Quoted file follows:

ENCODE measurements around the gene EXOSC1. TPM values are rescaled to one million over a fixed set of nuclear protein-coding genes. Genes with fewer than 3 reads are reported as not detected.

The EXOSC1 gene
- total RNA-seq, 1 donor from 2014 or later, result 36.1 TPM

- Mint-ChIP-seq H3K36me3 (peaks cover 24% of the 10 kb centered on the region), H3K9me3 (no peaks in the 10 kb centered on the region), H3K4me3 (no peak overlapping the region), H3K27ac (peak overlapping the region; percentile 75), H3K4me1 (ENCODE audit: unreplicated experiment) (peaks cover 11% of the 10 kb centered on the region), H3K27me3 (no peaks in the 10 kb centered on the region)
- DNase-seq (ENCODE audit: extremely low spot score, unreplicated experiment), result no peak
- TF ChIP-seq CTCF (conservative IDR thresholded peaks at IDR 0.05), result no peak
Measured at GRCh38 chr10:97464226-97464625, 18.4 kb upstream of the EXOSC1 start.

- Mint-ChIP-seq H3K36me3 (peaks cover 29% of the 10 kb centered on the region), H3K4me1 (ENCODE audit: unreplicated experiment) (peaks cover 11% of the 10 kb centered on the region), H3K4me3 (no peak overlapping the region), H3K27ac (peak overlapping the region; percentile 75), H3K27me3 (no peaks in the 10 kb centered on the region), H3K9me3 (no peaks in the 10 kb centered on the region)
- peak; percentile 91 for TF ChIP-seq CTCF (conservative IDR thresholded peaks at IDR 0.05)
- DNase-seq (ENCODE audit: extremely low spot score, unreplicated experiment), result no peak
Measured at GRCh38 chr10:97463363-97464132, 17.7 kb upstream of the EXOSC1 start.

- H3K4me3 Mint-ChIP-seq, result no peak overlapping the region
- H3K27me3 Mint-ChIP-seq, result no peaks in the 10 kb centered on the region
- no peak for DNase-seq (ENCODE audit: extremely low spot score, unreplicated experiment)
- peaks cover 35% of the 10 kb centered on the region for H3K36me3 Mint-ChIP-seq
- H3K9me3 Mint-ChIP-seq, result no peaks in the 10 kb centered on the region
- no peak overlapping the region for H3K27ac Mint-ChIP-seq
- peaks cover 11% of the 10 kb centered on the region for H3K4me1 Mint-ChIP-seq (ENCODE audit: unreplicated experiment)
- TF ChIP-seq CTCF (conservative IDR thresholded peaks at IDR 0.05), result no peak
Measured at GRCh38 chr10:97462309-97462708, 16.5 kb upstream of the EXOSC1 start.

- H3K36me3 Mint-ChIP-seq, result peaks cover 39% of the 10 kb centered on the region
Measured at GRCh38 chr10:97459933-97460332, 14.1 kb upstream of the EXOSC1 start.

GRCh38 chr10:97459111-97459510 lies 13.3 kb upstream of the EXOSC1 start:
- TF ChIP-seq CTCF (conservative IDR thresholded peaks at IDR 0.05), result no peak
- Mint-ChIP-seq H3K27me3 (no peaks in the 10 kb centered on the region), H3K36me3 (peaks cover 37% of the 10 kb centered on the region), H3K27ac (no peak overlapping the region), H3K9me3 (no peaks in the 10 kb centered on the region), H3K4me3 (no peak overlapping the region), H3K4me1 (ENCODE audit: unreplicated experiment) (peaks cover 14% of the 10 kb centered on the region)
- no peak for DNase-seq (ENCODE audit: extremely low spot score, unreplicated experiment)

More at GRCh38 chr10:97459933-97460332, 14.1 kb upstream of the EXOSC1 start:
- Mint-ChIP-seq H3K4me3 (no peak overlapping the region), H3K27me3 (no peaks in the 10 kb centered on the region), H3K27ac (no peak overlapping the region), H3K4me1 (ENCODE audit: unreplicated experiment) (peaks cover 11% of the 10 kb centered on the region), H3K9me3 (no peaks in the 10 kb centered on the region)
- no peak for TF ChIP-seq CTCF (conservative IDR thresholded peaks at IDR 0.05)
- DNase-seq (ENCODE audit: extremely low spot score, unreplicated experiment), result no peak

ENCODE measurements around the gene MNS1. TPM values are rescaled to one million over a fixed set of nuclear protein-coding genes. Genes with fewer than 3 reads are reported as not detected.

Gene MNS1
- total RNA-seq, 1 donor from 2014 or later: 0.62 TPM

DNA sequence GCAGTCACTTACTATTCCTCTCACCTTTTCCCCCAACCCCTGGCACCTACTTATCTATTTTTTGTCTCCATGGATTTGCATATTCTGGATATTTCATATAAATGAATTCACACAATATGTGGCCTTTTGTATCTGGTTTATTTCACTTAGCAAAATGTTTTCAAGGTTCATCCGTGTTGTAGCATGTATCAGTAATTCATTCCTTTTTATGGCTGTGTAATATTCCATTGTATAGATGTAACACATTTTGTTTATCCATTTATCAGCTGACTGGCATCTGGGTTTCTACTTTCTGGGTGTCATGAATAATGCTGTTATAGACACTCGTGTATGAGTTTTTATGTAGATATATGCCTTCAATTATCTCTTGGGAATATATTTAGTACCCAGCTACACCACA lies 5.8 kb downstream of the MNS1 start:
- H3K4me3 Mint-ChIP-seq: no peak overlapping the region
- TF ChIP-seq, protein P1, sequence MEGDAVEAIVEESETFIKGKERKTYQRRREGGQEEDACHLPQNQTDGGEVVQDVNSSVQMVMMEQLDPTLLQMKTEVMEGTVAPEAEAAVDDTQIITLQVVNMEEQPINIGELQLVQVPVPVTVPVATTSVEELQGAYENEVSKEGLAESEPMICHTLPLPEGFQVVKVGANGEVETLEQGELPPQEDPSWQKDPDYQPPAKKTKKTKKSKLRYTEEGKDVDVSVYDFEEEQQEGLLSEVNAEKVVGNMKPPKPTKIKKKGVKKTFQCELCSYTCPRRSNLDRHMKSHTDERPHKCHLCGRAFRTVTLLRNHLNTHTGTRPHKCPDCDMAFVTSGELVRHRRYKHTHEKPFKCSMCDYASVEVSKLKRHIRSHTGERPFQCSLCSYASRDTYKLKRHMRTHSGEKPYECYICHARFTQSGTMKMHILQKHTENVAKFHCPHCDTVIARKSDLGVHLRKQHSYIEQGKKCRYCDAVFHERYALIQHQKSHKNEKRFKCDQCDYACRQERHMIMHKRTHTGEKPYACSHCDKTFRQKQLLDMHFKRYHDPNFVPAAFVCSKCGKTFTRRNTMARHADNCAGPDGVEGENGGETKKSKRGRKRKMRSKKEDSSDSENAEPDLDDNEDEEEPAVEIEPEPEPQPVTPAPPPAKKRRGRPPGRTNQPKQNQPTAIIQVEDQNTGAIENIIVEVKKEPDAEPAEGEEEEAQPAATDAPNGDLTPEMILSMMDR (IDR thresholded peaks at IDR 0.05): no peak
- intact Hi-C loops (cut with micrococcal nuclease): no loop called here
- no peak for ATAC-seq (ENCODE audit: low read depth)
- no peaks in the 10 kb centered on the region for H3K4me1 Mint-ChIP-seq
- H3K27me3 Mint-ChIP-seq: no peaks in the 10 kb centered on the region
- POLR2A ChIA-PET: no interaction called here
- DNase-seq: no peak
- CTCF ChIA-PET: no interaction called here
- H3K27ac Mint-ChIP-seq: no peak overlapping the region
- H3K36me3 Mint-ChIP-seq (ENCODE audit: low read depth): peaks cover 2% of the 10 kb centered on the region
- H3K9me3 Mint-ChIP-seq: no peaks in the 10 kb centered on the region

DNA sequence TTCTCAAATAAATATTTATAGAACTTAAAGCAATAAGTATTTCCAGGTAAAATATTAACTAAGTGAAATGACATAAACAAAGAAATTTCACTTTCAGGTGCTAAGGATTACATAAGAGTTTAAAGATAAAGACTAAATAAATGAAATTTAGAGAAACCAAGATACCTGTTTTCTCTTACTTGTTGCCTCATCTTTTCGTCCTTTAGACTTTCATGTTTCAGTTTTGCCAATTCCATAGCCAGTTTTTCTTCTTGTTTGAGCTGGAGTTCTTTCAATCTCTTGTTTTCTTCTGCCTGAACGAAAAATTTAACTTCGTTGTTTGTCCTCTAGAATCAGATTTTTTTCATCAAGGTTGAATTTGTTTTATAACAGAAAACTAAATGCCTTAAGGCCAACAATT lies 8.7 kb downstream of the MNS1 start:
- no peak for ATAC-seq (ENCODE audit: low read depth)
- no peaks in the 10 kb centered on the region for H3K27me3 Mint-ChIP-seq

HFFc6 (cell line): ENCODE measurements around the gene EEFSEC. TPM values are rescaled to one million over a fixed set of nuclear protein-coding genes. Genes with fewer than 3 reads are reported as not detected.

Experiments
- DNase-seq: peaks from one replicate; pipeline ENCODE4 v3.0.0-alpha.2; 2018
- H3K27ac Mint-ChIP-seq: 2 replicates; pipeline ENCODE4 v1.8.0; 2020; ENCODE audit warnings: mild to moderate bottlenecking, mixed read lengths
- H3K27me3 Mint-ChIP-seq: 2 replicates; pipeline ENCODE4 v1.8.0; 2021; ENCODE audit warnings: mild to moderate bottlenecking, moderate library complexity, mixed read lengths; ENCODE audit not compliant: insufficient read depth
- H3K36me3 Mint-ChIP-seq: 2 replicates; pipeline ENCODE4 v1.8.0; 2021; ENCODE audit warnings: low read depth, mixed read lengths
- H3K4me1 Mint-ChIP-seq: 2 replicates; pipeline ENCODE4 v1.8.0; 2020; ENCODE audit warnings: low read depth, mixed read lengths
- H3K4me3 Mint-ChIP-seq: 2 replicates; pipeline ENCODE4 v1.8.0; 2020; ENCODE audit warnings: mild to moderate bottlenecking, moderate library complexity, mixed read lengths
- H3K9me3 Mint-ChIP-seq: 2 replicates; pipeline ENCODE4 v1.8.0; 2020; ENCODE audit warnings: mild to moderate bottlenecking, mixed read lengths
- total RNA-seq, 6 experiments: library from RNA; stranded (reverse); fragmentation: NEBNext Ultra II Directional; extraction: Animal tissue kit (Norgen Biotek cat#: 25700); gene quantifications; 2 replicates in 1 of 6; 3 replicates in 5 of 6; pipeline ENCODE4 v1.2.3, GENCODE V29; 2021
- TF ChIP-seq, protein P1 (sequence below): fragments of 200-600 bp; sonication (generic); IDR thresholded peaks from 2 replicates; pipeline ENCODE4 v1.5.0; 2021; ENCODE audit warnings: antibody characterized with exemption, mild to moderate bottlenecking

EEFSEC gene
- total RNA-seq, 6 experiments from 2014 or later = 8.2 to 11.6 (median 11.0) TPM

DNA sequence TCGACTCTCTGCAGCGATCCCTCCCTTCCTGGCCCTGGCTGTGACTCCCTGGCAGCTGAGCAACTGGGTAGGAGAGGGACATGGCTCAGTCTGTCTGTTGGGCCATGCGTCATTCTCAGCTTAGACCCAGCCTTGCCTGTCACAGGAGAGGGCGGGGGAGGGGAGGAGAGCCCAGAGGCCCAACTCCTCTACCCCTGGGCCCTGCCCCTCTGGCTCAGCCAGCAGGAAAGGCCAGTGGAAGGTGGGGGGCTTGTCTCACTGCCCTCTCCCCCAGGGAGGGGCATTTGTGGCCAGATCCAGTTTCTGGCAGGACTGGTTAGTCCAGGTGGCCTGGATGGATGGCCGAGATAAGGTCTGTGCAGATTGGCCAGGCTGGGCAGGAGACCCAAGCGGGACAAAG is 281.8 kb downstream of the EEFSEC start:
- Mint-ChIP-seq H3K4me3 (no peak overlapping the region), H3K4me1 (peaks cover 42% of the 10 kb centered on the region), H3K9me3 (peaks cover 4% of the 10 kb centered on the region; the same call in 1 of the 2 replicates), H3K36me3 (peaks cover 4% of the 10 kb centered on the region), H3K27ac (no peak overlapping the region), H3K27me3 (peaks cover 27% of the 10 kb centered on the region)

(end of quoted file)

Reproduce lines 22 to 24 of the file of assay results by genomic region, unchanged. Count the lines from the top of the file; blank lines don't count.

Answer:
Measured at GRCh38 chr10:97459933-97460332, 14.1 kb upstream of the EXOSC1 start.

GRCh38 chr10:97459111-97459510 lies 13.3 kb upstream of the EXOSC1 start:
- TF ChIP-seq CTCF (conservative IDR thresholded peaks at IDR 0.05), result no peak